It’s been one of those fortnights that truly represent the stuff of football writers’ dreams. As a writer, I’ve always been drawn to the unexpected. An underdog winning the Champions League, Jose Mourinho praising a referee, Arsene Wenger purchasing a footballer- all fine examples of the wonderful and chaotic mess that this beautiful game throws up from time to time.
The last fortnight saw Arsenal defeat Bayern Munich, Jamie Vardy eclipse Neymar and Cristiano Ronaldo for goals scored in domestic league football, Newcastle United win a game 6-2 and Chelsea Football Club win a game. There’s only so much damage to the established norm that this innocent world can take.
In the midst of all this madness, I’ve decided to write about something that actually echoed a semblance of sense. Or, did it? Jurgen Klopp was the most sought after manager in football when he announced his decision to leave Borussia Dortmund at the end of last season.
Many expected he’d take up residence in Madrid, under Florentino Perez’s thumb. Or, perhaps, send Luis Enrique packing since the latter only won the treble and gives terribly boring press conferences. City was spoken about, as was Arsenal. But, these severely average clubs faded in comparison to the allure of an institution that has won two significant trophies in the last 10 years.
Liverpool’s owners could barely believe their luck as they got off the phone with Herr Klopp’s agent, while Brendan complimented his players’ superb performance and unrelenting character in earning a 1-1 draw against FC Sion.
Yes, Liverpool fans were really sad and deeply moved to see Brendan go. Those 12 seconds were spent reminiscing on some of the best moments- Luis Suarez ripping defences apart, Daniel Sturridge signing for Liverpool, Raheem Sterling pledging loyalty and then asking for money, Daniel Sturridge returning from injury (all 7 times) and.. I’m quite sure there’s a Gerrard moment somewhere, but it seems to have slipped my mind.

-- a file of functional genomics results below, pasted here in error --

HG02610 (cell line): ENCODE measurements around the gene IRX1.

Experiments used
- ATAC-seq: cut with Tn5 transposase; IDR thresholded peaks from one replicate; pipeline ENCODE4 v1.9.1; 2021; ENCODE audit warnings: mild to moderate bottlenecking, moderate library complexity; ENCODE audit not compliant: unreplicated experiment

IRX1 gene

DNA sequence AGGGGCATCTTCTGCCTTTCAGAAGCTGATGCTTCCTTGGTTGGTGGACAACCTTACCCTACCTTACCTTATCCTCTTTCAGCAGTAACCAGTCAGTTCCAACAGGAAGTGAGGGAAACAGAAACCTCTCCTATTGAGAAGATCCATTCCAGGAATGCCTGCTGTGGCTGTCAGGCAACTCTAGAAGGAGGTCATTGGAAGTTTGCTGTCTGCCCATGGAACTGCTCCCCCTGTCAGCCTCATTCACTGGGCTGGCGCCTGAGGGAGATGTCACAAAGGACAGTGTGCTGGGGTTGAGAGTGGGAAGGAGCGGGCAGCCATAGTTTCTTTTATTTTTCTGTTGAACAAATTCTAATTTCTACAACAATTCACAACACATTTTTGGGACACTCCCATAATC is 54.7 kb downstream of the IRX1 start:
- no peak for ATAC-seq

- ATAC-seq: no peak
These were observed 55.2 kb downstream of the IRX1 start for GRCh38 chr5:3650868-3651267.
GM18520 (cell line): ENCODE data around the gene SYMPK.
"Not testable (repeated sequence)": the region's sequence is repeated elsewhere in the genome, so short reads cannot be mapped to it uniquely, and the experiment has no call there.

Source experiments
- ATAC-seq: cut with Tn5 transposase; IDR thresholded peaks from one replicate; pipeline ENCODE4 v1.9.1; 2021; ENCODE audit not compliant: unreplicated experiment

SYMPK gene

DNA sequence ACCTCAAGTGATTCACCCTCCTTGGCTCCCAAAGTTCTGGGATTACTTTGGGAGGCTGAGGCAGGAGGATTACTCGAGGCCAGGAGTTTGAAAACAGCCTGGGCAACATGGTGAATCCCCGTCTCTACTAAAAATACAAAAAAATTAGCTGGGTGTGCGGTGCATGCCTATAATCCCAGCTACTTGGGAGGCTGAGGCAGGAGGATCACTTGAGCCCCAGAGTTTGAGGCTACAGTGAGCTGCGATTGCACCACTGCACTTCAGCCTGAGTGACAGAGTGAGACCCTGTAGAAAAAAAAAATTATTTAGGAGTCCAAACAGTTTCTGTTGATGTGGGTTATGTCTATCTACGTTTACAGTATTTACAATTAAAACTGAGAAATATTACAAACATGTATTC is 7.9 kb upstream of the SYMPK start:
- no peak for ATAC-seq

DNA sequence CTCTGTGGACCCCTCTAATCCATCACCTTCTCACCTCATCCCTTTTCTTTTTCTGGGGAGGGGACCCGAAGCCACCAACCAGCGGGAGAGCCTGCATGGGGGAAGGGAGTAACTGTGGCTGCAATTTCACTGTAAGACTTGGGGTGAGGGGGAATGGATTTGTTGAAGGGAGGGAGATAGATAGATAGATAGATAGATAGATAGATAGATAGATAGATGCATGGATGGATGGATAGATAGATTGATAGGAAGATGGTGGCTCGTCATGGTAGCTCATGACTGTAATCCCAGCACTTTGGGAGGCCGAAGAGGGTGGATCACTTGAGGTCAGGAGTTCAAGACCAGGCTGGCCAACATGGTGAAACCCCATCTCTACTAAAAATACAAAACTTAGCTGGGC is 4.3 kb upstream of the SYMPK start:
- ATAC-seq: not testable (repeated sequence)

The arrival of Jurgen Klopp filled Liverpool fans with an optimism and a passion that made them feel like they had won the league. It was an extremely unusual feeling for a lot of them, as I’m sure you’ll understand. But, given his start, there is valid reason for both optimism and a reality check.
Liverpool’s energy level in last weekend’s game against Spurs was through the roof. It was like the entire team were advertising an energy drink, or Jurgen Klopp had told them he would bring Mario Balotelli back if they didn’t start winning games. There was a real purpose about everything they did, and they won almost every 50-50 challenge in the first half.
The second half, sadly, represented the stumbling block in the emergence of a new league-dominating force from Anfield. The energy levels began to fade and Spurs gained much more control in the game. It should’ve been a higher scoring game, but a draw was definitely a fair result.
Klopp surely realized then (if he hadn’t already) that there was a way to go for this side to play like his Borussia Dortmund rockstars. The midweek Anfield opener for Klopp saw Liverpool face off against Rubin Kazan, and underwhelm once Rubin went down to 10 men. Liverpool pushed and pressed at a high intensity, but they lacked the quality up-front to finish good opportunities.
With Sturridge just watching from the stands, and Benteke and Origi evidently just watching from the pitch, Liverpool were left with a lot of bark and no bite. The bark is good, though, and once they supplement that with a decent bite, Liverpool will start winning more games.
Let’s not forget the biggest win from Klopp moving to Anfield- the multiple ridiculous word-plays that football writers now have access to with “Klopp being at the Kop”. Personally, if saving a sinking ship was his motivation, I wish he had joined the Dutch national team. It would have been the inspiration for my best piece yet- “A Kloppwork Orange”.